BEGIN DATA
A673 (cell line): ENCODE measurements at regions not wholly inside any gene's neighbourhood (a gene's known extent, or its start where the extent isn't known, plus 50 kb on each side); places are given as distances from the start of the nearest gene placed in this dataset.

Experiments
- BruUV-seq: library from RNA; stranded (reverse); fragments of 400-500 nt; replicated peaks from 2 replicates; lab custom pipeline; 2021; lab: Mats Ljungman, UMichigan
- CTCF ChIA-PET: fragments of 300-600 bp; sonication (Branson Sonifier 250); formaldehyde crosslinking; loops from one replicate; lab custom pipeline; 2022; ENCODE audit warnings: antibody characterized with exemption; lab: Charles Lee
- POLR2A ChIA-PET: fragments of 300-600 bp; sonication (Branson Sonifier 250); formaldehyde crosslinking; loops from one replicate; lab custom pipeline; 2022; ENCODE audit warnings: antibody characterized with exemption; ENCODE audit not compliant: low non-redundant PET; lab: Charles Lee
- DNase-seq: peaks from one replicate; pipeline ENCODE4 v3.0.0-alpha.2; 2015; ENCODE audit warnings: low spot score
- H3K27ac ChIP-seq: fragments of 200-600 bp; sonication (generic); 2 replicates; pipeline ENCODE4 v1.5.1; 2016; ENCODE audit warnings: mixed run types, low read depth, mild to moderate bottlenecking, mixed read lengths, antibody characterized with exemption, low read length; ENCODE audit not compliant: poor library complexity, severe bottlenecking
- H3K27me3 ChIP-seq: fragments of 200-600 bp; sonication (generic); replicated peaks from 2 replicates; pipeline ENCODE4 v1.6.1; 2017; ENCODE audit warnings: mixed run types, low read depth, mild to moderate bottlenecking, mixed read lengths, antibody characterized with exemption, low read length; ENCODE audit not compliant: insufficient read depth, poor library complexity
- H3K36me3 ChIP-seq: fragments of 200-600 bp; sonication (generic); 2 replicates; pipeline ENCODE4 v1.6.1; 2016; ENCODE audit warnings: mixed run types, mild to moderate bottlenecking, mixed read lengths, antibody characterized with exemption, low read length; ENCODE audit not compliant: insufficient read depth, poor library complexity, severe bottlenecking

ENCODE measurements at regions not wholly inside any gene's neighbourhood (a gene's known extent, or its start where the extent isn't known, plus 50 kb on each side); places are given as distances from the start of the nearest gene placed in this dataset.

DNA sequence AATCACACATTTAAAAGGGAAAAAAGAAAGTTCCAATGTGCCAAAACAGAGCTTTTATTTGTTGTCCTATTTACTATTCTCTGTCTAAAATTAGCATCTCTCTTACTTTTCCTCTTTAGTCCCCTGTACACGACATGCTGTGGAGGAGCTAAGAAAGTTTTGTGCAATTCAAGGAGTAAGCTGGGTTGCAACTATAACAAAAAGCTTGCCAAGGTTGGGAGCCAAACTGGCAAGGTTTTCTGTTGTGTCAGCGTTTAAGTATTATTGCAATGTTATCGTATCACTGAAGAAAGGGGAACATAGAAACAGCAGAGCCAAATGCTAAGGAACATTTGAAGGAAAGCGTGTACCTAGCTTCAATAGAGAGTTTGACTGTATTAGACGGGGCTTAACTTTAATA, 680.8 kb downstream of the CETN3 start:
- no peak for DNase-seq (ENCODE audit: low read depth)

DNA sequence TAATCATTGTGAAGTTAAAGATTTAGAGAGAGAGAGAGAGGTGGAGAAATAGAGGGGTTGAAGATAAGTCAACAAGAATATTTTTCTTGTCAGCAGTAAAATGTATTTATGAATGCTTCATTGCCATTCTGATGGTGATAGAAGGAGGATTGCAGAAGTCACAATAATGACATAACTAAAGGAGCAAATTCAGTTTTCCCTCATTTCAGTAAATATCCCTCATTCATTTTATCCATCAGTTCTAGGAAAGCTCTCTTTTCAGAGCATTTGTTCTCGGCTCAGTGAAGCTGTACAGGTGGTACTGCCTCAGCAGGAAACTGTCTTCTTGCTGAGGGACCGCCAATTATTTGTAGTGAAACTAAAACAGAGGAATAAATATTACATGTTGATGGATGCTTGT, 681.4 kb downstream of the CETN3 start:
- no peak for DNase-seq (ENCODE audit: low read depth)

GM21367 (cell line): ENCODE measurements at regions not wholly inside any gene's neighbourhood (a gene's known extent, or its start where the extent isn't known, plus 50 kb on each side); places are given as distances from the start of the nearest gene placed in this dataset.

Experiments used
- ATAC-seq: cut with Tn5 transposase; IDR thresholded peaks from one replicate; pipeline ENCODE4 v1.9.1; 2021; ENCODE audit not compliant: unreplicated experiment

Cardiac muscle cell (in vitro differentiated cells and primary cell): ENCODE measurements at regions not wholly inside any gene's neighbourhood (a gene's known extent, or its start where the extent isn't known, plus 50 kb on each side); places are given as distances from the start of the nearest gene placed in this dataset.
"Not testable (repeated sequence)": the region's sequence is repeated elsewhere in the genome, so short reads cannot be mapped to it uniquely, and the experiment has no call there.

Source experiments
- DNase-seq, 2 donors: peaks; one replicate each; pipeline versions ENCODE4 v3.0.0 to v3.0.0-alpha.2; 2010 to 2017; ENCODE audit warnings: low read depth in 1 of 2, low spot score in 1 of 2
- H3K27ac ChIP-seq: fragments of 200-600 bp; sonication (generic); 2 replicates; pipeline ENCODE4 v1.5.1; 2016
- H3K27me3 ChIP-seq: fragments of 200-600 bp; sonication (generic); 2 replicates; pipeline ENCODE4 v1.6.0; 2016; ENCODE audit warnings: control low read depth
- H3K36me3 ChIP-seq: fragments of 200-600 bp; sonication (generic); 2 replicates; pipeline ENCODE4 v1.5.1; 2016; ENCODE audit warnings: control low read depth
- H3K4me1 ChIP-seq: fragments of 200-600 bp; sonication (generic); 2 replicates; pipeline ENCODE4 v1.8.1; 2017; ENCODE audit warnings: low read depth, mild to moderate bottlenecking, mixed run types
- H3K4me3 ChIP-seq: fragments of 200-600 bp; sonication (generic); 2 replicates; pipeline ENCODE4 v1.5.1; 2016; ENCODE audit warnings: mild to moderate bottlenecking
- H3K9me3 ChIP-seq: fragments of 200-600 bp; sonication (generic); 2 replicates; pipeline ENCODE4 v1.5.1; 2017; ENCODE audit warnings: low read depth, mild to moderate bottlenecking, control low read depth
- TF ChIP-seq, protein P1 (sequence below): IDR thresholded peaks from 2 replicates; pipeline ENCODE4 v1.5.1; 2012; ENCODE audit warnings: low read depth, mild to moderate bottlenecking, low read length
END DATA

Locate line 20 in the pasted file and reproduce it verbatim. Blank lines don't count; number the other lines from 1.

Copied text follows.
Source experiments